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The death of two children in Bangalore on January 10 and March 1 following attacks by stray dogs should never have happened. While the upsurge of public shock and anger over both incidents is entirely understandable, one needs to remember that the grief of the children's families would have been as intense, and their deaths as tragic, had they been electrocuted following contact with live power cables left exposed by the negligence of the Karnataka State Electricity Board.
Such accidents have led to mob violence in the past but never to the systematic, government-led destruction of power generation and transmission equipment or lynching of power department officials on the ground that they threatened human life. One would, doubtless, be told that such a course would paralyse life in the state, damage the economy and inconvenience people.
What is, sadly, not well understood is that the mass killing of stray dogs that the municipal authorities of Bangalore and Mysore have launched in the wake of the deaths, with active encouragement from the state's health minister, is also a disastrous step.
It has scuttled the successful and widely-hailed Animal Birth Control (ABC) programme in Bangalore, which had, according to one estimate, brought down the stray dog population from about 2,00,000 to nearly 50,000 in the five years preceding '06. The four NGOs involved in the programme—Compassion Unlimited Plus Action, Karuna, Krupa and Animal Rights Fund—have decided to withdraw from it following the municipal corporation's action.
The consequences will be disastrous. The WHO has repeatedly pointed out that stray dog populations can only be thinned out through the successful implementation of the ABC programme. Under this, dogs are neutered, vaccinated against rabies and returned to the streets; And the solid waste that many strays subsist on is effectively disposed of.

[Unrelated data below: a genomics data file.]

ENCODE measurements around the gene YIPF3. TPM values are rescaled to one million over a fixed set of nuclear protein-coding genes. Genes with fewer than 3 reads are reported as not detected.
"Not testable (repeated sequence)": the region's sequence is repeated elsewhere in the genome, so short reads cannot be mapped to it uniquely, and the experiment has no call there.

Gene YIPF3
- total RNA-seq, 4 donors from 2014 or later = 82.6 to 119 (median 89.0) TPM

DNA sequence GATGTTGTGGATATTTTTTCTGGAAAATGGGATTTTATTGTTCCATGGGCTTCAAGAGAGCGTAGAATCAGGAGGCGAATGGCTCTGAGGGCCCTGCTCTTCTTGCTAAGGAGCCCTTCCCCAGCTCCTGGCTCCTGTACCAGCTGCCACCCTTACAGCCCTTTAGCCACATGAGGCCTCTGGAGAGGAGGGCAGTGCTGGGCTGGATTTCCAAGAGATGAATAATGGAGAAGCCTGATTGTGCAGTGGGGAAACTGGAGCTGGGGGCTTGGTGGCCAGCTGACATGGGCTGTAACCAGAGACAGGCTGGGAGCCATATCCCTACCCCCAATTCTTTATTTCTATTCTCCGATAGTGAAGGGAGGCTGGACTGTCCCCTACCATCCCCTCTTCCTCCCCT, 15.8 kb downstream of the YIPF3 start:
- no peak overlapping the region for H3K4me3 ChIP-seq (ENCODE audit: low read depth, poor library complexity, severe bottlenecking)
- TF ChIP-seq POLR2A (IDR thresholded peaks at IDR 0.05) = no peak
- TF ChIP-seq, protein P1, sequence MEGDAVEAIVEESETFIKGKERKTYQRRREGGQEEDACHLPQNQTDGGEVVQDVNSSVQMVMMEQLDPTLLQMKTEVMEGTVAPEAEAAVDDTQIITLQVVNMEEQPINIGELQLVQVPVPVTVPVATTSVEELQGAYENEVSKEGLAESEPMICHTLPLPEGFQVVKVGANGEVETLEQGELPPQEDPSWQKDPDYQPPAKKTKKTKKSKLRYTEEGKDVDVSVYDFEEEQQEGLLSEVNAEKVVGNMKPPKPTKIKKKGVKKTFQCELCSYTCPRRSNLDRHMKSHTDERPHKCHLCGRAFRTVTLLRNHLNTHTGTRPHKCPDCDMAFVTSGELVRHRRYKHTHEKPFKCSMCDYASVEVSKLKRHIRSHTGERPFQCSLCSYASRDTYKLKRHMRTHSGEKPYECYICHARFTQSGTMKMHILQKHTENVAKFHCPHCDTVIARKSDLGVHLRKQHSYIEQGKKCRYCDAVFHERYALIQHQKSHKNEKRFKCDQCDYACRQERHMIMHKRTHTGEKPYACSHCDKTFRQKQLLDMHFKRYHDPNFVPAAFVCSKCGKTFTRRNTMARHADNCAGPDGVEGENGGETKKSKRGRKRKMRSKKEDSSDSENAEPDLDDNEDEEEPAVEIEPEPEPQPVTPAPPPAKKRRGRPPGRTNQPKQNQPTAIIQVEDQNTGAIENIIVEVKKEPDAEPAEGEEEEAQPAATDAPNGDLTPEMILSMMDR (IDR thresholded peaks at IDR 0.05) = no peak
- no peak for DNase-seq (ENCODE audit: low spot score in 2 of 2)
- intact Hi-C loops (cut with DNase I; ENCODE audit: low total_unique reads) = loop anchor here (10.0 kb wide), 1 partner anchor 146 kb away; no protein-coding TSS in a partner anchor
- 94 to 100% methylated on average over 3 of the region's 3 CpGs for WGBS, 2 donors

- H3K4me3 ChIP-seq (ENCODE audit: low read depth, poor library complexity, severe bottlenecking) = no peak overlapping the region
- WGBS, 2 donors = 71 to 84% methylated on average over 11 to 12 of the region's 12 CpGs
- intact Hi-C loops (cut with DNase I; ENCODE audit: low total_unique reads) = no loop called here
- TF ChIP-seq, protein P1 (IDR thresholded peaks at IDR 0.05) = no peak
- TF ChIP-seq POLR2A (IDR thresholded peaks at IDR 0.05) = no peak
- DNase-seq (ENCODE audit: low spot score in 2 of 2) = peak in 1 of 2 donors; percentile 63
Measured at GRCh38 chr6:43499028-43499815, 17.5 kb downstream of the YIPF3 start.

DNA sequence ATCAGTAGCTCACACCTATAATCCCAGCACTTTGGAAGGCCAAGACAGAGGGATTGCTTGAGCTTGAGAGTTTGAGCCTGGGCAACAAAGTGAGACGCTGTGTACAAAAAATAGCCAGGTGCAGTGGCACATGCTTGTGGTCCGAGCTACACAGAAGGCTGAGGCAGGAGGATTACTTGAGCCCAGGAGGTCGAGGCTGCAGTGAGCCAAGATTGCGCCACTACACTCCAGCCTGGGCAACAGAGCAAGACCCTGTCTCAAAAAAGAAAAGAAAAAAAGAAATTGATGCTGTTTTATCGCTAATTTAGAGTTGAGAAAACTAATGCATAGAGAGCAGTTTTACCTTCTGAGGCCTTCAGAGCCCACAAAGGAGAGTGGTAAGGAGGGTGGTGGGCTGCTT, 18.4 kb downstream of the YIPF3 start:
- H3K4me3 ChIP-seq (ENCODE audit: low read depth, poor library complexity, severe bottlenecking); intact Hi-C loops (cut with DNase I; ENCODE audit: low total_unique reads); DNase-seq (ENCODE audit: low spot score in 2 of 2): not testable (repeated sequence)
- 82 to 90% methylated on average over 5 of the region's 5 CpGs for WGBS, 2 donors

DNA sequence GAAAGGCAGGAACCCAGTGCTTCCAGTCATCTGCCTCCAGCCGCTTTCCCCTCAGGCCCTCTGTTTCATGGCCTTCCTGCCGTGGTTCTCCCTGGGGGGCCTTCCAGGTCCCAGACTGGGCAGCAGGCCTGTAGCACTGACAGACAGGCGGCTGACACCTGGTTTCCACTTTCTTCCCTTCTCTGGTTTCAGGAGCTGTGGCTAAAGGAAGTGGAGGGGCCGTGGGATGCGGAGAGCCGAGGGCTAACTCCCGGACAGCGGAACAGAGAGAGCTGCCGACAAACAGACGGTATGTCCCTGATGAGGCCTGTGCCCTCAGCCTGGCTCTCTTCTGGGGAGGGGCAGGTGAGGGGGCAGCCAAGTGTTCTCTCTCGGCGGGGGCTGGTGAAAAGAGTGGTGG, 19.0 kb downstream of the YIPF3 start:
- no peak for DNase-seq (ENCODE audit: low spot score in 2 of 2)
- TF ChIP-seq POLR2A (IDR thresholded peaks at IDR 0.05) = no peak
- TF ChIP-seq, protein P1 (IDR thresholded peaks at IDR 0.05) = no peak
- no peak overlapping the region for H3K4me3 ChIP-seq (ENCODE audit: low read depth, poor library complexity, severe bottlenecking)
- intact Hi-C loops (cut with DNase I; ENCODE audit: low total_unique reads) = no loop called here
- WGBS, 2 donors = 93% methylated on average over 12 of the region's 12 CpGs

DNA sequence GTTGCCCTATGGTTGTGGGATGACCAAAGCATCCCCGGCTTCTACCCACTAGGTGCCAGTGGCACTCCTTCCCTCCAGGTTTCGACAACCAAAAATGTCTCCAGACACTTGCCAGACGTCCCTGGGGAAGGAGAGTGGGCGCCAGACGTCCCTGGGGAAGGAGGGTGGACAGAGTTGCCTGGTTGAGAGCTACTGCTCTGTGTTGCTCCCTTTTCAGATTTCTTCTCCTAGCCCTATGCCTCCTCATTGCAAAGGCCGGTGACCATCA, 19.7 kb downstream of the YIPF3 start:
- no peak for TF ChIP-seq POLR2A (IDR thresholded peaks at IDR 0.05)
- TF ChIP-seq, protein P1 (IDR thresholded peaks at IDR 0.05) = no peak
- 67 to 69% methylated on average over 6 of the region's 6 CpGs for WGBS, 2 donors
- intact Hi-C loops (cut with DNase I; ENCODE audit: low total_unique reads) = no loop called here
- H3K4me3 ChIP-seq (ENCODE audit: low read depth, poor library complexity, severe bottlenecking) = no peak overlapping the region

Killing will prove counter-productive. The who also points out that killing has never reduced stray dog populations because they breed faster than the highest-ever recorded rate of killing.
In Bangalore itself, the corporation's strategy of electrocuting stray dogs and administering neural anti-rabies vaccine to pet dogs had led to the slaughter of 25 million stray dogs between 1936 and 1999. But their population and the incidence of rabies continued to rise.
Furthermore, the massacre of stray dogs has diverted attention not only from the corporation and the state government's criminal neglect of garbage clearance and expansion of civic amenities to match Bangalore's rapid growth, but also from the need for a thorough investigation into the circumstances of the attacks that killed the two children.
This is most unfortunate, because there are unanswered questions.
One has heard of Rottweilers killing kids, but Indian stray dogs are known to be protective toward children and people. On May 25, '96, a Calcutta daily, Aajkaal, front-paged the photo of three of them guarding a new-born baby abandoned near a dustbin in the city on the night of May 23. The report said the dogs had protected the baby throughout the night without even going to forage for food themselves. They left only after the child was taken to a home. We need to know what went wrong in Bangalore.
(The author is a senior journalist)